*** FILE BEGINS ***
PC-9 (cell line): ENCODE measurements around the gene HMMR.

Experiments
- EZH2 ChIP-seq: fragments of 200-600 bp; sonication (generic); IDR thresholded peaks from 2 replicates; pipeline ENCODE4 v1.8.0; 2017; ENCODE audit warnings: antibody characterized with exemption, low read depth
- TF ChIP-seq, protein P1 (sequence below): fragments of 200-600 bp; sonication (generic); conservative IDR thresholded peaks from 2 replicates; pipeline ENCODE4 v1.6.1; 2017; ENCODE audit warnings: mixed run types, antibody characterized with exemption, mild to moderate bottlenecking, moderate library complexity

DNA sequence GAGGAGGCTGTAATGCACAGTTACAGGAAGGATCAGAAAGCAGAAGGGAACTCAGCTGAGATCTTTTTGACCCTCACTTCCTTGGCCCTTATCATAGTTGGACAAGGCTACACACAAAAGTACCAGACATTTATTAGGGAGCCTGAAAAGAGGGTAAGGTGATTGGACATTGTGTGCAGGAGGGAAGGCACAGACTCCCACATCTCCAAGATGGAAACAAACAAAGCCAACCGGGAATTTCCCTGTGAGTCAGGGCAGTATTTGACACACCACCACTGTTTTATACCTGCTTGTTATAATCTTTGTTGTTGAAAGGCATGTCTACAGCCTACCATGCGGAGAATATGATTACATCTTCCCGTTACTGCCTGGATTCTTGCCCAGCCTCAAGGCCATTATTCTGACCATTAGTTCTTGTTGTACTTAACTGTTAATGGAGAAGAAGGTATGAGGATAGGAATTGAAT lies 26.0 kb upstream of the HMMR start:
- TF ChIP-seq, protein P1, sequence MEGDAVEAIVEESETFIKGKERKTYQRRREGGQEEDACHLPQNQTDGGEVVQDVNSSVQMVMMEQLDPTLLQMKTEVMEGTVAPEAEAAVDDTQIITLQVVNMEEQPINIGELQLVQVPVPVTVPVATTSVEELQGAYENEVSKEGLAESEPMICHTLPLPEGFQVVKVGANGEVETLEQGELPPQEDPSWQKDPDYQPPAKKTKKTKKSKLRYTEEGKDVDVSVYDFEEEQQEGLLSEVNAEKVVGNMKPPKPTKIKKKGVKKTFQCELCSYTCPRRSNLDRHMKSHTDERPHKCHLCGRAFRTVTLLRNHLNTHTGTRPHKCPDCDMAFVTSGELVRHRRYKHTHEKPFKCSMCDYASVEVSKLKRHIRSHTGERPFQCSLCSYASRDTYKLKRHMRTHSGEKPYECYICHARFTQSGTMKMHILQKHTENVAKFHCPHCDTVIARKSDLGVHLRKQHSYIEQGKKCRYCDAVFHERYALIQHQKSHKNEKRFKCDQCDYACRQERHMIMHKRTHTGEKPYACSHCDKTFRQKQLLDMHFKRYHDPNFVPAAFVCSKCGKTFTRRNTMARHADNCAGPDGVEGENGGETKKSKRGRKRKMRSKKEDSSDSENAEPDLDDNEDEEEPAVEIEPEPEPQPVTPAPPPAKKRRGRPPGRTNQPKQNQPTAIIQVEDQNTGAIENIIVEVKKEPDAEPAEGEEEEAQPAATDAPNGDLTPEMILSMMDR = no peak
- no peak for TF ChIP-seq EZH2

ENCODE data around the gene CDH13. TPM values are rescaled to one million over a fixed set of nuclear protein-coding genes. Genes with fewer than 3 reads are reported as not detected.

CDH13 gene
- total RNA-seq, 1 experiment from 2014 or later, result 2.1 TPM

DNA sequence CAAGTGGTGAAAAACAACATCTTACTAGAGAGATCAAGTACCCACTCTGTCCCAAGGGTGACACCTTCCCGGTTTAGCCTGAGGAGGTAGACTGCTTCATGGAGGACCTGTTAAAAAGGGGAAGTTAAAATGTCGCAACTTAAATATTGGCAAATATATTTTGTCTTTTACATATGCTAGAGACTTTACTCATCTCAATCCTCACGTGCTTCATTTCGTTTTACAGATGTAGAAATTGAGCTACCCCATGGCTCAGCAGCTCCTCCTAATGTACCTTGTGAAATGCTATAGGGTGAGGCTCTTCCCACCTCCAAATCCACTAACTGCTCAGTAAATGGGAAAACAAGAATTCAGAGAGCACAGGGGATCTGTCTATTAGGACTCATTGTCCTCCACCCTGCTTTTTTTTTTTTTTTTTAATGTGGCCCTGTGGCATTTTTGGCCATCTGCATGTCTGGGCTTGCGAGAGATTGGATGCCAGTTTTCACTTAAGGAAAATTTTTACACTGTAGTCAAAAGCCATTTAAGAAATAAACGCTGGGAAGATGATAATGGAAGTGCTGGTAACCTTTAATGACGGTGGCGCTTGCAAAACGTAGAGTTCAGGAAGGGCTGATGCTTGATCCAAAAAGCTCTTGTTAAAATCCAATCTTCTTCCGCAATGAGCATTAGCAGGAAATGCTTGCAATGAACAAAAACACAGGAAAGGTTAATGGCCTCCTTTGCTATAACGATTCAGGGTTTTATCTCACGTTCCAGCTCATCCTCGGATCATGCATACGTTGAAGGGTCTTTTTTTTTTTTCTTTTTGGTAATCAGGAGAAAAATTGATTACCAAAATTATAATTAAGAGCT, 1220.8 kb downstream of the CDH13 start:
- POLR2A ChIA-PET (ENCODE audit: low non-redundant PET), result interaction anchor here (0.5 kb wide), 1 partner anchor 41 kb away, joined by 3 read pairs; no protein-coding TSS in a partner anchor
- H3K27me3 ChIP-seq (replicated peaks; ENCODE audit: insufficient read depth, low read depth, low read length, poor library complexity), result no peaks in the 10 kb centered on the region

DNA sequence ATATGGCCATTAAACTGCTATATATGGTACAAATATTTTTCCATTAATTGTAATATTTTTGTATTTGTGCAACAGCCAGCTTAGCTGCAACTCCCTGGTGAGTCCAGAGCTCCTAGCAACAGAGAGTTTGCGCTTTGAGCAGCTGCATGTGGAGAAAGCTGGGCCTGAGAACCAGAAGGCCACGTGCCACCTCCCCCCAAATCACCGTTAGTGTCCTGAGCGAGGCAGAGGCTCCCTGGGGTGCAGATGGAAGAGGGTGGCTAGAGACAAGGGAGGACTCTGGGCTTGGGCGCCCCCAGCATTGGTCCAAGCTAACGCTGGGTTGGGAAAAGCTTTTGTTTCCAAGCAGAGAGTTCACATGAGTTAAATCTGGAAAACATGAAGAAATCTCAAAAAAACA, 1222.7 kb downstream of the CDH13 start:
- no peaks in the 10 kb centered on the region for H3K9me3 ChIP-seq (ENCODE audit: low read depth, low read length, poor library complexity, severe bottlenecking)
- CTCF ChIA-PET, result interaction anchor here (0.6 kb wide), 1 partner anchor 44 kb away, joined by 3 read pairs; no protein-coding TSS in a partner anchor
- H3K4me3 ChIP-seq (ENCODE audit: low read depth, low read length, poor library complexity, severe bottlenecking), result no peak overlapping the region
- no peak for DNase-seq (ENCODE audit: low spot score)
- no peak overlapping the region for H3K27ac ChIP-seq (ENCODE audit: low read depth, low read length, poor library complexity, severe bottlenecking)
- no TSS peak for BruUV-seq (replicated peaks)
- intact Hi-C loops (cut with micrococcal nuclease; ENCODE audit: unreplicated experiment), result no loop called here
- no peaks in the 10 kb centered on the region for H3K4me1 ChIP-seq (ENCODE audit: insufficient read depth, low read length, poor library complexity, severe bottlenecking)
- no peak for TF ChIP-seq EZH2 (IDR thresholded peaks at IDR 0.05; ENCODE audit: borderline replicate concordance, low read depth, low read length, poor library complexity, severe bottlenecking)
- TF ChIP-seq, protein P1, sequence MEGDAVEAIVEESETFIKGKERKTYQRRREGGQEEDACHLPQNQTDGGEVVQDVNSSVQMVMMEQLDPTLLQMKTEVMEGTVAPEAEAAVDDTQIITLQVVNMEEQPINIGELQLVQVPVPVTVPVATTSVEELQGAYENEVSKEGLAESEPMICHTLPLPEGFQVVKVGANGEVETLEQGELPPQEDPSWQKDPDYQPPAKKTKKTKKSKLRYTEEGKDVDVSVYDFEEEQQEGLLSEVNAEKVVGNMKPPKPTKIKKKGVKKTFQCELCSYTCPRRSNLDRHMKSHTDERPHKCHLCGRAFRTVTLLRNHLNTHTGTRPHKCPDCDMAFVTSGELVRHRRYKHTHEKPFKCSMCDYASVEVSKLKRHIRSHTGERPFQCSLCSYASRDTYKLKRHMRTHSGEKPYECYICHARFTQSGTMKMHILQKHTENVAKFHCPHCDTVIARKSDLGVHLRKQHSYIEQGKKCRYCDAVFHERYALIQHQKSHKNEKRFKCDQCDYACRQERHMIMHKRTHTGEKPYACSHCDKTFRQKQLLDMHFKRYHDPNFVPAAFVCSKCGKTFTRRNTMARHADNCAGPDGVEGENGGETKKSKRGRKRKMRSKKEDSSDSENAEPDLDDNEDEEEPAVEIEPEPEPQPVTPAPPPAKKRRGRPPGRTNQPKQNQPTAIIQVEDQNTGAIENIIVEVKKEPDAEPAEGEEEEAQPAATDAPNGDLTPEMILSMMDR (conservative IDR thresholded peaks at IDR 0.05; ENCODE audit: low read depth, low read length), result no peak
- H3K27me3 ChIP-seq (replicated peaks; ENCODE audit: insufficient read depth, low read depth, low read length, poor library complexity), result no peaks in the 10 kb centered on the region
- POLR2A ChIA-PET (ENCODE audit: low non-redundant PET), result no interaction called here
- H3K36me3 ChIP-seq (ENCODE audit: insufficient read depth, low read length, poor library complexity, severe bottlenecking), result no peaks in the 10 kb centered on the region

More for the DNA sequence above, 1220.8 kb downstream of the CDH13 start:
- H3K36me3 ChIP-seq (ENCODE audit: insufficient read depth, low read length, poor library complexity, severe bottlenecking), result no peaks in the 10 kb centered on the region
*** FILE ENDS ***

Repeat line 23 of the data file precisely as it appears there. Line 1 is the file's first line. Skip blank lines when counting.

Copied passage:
- no peak for TF ChIP-seq EZH2 (IDR thresholded peaks at IDR 0.05; ENCODE audit: borderline replicate concordance, low read depth, low read length, poor library complexity, severe bottlenecking)